Cyber security threats touch all areas of a business, large or small. It is imperative that employees are educated on the implications of cyber security as a major business risk. It was recently reported that employees are responsible for 27% of all cyber related security incidents!

As businesses become ever more reliant on technology, with the risk of suffering a loss related to problems with computer systems, holding sensitive customer data such as names and addresses or own employees payroll data.

A single cyber attack on your business can lead to a lot of consequences and understanding the nature of the risk exposure is a real challenge for insurers. Cyber threats are still generally people driven, whereby those planning an attack will study the defences in front of them and try to circumvent them – so it is always a battle to stay one step ahead of the threat. There is no doubt as to the severity of business interruption caused by a cyber attack as well.

In some ways, smaller businesses are more vulnerable to cyber crime, because unlike bigger firms, they are less likely to have teams of IT specialists in place to prevent or respond to a data breach, or the resources to invest heavily in cyber security.

Research by insurer Zurich suggests smaller businesses fall victim to certain types of cyber attack more often than larger companies. One study found that while 35% of larger businesses have suffered phishing attacks, whilst for SMEs it was 75%.

Despite the growing presence of cyber-attacks, research shows that businesses still lack the proper measures to stop threats.

These 10 tips can help protect your business from an attack:

1. Educate your employees! It’s essential to keep reminding employees of these potential ransomware threats.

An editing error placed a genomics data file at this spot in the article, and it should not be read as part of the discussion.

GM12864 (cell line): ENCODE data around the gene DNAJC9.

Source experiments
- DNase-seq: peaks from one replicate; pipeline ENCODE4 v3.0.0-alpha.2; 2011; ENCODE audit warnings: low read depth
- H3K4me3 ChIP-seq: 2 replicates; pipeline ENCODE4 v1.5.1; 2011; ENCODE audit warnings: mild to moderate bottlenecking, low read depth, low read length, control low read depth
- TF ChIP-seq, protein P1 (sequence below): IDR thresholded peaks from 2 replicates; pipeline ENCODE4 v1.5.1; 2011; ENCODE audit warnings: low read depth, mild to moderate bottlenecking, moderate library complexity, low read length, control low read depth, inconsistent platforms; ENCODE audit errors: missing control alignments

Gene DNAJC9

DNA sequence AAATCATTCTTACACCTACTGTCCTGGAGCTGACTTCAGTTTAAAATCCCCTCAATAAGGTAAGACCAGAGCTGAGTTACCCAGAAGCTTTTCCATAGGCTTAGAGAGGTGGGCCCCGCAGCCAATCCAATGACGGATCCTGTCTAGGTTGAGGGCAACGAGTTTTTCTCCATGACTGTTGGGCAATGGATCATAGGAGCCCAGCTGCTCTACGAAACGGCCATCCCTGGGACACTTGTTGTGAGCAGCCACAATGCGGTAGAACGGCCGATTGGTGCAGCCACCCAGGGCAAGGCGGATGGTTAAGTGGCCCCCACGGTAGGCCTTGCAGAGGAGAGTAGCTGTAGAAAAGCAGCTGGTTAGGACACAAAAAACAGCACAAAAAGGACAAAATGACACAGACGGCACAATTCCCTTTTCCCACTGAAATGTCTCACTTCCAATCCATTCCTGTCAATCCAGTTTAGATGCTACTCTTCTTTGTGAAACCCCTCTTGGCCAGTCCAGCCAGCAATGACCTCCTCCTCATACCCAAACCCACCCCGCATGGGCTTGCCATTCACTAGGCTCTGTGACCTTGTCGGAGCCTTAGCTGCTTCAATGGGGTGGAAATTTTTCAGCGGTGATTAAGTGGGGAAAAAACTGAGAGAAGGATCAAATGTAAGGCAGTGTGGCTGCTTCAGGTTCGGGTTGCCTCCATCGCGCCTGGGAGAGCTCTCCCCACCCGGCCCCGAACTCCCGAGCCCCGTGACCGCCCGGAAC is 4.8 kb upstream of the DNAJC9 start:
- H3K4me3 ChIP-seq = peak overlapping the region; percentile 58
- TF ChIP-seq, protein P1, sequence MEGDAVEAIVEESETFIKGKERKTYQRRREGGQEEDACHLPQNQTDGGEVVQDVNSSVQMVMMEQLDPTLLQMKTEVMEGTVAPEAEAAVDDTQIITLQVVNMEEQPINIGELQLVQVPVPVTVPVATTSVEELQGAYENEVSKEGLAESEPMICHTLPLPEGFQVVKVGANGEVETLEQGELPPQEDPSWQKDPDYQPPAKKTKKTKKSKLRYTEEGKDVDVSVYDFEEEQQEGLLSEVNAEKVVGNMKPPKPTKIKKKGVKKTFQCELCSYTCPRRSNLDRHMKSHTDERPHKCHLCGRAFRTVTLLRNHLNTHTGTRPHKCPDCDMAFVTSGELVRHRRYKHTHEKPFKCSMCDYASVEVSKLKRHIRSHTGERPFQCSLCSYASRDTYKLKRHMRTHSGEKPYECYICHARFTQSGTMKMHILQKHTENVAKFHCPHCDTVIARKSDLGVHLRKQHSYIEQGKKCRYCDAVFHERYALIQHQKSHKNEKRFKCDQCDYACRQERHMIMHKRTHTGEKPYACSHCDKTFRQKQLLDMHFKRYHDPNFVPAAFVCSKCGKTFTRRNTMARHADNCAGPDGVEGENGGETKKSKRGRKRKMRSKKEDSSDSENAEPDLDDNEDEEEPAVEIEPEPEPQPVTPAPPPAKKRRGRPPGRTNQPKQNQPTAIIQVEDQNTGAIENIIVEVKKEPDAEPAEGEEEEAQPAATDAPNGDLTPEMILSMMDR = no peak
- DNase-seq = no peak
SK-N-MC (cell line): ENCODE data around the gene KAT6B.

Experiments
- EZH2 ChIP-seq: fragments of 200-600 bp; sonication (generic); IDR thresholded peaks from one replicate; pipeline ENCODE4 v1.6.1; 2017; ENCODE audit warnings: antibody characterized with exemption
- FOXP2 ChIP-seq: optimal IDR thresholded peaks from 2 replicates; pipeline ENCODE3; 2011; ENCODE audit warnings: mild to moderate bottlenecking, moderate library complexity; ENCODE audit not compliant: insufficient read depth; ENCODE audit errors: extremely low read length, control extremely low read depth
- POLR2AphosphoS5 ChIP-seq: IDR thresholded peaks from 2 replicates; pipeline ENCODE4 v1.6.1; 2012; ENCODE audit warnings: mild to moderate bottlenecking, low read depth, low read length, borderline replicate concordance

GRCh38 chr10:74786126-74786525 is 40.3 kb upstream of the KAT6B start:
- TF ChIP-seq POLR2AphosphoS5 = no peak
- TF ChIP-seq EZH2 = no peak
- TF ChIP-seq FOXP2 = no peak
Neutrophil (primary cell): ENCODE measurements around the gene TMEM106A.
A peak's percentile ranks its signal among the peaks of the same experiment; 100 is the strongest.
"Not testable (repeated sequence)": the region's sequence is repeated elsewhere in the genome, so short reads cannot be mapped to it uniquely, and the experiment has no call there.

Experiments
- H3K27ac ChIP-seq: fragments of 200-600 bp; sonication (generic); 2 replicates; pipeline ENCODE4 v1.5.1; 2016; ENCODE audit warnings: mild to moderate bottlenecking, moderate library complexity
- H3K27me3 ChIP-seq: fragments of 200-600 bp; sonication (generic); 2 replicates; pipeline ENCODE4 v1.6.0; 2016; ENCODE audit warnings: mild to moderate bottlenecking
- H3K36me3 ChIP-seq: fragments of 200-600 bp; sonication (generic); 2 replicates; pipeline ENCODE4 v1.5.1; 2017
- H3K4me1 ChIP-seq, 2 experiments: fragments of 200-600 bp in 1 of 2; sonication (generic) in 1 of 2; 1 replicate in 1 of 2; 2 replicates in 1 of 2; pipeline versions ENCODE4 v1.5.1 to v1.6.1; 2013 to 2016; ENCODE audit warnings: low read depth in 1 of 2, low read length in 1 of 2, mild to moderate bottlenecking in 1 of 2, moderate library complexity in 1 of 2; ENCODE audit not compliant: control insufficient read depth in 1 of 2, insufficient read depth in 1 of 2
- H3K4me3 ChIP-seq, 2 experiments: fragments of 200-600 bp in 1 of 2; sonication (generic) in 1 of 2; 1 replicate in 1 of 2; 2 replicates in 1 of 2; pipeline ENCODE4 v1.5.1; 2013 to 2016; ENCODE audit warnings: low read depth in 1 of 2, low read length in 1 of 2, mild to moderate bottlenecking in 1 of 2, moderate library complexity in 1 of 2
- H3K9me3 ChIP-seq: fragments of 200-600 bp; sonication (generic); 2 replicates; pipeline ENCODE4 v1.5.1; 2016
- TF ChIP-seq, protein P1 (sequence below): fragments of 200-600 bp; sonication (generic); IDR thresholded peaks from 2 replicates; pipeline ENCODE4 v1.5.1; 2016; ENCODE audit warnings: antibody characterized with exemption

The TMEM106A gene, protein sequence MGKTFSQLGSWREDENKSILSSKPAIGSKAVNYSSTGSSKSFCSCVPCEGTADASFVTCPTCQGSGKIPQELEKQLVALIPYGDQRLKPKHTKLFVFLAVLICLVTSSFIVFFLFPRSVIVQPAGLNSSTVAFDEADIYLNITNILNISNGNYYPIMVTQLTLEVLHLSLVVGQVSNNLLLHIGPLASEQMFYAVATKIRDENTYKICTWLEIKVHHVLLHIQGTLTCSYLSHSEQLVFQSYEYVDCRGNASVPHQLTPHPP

2. Install anti-virus, web filtering and firewalls

3. Keep software updates patches applied

4. Backup your files and data

5. Only click on emails that you are sure came from a trusted source. These may have email ‘from’ addresses that differ very slightly from the official address

6. Emails may have been sent by one of your contacts, whose own accounts have been hacked. These can often be identified as they contain a short – often nonsensical message – and (malicious) link.

7. Ask yourself, is it really the Managing Director emailing me?

8. Formalise security policies

9. Instigate a robust password policy

10. Turn off immediately if suspicious activity is detected

Educating your employees about cyber security threats and best practices for online behaviour and privacy can reduce the likelihood of a breach caused by human error.

Even with rigid cyber security measures in place, the potential damage a cyber attack can cause to your business is significant.

It’s important to note that third party suppliers wouldn’t pay for your loss of income should the third party have a cyber attack.

Talk to us today about Cyber Insurance options on 020 8207 6835